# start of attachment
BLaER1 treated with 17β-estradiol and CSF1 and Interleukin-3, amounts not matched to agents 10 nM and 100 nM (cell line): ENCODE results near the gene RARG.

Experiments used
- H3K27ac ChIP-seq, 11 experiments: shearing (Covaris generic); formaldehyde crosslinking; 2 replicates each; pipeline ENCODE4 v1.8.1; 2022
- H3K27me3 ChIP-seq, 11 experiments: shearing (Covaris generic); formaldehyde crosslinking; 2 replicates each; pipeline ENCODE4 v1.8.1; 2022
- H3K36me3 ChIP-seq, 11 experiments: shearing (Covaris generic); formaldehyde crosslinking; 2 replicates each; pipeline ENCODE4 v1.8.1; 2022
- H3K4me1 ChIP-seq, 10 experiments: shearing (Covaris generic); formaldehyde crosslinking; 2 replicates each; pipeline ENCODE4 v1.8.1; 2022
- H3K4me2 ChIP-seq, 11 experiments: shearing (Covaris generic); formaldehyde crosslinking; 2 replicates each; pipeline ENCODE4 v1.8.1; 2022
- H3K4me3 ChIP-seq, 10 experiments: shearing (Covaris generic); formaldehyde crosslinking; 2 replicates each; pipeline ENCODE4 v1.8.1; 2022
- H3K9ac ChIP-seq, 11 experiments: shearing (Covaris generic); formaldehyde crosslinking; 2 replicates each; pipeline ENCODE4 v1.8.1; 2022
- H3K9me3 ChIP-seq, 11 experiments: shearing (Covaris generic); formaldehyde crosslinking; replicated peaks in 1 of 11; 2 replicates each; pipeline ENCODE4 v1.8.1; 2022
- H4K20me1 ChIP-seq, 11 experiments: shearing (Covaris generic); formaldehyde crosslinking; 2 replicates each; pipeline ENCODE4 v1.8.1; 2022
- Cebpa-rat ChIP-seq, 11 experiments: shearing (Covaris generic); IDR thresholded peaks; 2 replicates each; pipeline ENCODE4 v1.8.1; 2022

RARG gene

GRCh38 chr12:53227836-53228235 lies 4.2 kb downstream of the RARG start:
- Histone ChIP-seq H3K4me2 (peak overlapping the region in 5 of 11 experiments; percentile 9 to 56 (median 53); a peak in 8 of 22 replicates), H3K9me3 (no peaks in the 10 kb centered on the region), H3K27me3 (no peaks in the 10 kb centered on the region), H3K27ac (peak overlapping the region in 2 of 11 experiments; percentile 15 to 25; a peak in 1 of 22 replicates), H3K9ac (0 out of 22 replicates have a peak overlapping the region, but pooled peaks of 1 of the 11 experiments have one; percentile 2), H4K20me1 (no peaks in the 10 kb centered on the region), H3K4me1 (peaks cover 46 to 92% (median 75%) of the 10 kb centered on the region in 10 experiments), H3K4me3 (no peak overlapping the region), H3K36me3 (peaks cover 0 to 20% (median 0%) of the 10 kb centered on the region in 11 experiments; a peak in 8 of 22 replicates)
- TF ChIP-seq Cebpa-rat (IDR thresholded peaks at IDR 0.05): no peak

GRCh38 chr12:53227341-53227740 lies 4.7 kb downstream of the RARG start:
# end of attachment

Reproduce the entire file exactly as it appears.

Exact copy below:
BLaER1 treated with 17β-estradiol and CSF1 and Interleukin-3, amounts not matched to agents 10 nM and 100 nM (cell line): ENCODE results near the gene RARG.

Experiments used
- H3K27ac ChIP-seq, 11 experiments: shearing (Covaris generic); formaldehyde crosslinking; 2 replicates each; pipeline ENCODE4 v1.8.1; 2022
- H3K27me3 ChIP-seq, 11 experiments: shearing (Covaris generic); formaldehyde crosslinking; 2 replicates each; pipeline ENCODE4 v1.8.1; 2022
- H3K36me3 ChIP-seq, 11 experiments: shearing (Covaris generic); formaldehyde crosslinking; 2 replicates each; pipeline ENCODE4 v1.8.1; 2022
- H3K4me1 ChIP-seq, 10 experiments: shearing (Covaris generic); formaldehyde crosslinking; 2 replicates each; pipeline ENCODE4 v1.8.1; 2022
- H3K4me2 ChIP-seq, 11 experiments: shearing (Covaris generic); formaldehyde crosslinking; 2 replicates each; pipeline ENCODE4 v1.8.1; 2022
- H3K4me3 ChIP-seq, 10 experiments: shearing (Covaris generic); formaldehyde crosslinking; 2 replicates each; pipeline ENCODE4 v1.8.1; 2022
- H3K9ac ChIP-seq, 11 experiments: shearing (Covaris generic); formaldehyde crosslinking; 2 replicates each; pipeline ENCODE4 v1.8.1; 2022
- H3K9me3 ChIP-seq, 11 experiments: shearing (Covaris generic); formaldehyde crosslinking; replicated peaks in 1 of 11; 2 replicates each; pipeline ENCODE4 v1.8.1; 2022
- H4K20me1 ChIP-seq, 11 experiments: shearing (Covaris generic); formaldehyde crosslinking; 2 replicates each; pipeline ENCODE4 v1.8.1; 2022
- Cebpa-rat ChIP-seq, 11 experiments: shearing (Covaris generic); IDR thresholded peaks; 2 replicates each; pipeline ENCODE4 v1.8.1; 2022

RARG gene

GRCh38 chr12:53227836-53228235 lies 4.2 kb downstream of the RARG start:
- Histone ChIP-seq H3K4me2 (peak overlapping the region in 5 of 11 experiments; percentile 9 to 56 (median 53); a peak in 8 of 22 replicates), H3K9me3 (no peaks in the 10 kb centered on the region), H3K27me3 (no peaks in the 10 kb centered on the region), H3K27ac (peak overlapping the region in 2 of 11 experiments; percentile 15 to 25; a peak in 1 of 22 replicates), H3K9ac (0 out of 22 replicates have a peak overlapping the region, but pooled peaks of 1 of the 11 experiments have one; percentile 2), H4K20me1 (no peaks in the 10 kb centered on the region), H3K4me1 (peaks cover 46 to 92% (median 75%) of the 10 kb centered on the region in 10 experiments), H3K4me3 (no peak overlapping the region), H3K36me3 (peaks cover 0 to 20% (median 0%) of the 10 kb centered on the region in 11 experiments; a peak in 8 of 22 replicates)
- TF ChIP-seq Cebpa-rat (IDR thresholded peaks at IDR 0.05): no peak

GRCh38 chr12:53227341-53227740 lies 4.7 kb downstream of the RARG start: